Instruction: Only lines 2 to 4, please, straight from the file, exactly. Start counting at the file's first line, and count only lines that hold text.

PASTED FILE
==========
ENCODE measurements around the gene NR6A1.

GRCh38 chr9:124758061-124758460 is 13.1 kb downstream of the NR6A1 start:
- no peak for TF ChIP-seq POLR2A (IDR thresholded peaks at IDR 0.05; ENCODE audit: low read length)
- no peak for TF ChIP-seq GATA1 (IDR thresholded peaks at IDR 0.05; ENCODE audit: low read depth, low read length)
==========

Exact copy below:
GRCh38 chr9:124758061-124758460 is 13.1 kb downstream of the NR6A1 start:
- no peak for TF ChIP-seq POLR2A (IDR thresholded peaks at IDR 0.05; ENCODE audit: low read length)
- no peak for TF ChIP-seq GATA1 (IDR thresholded peaks at IDR 0.05; ENCODE audit: low read depth, low read length)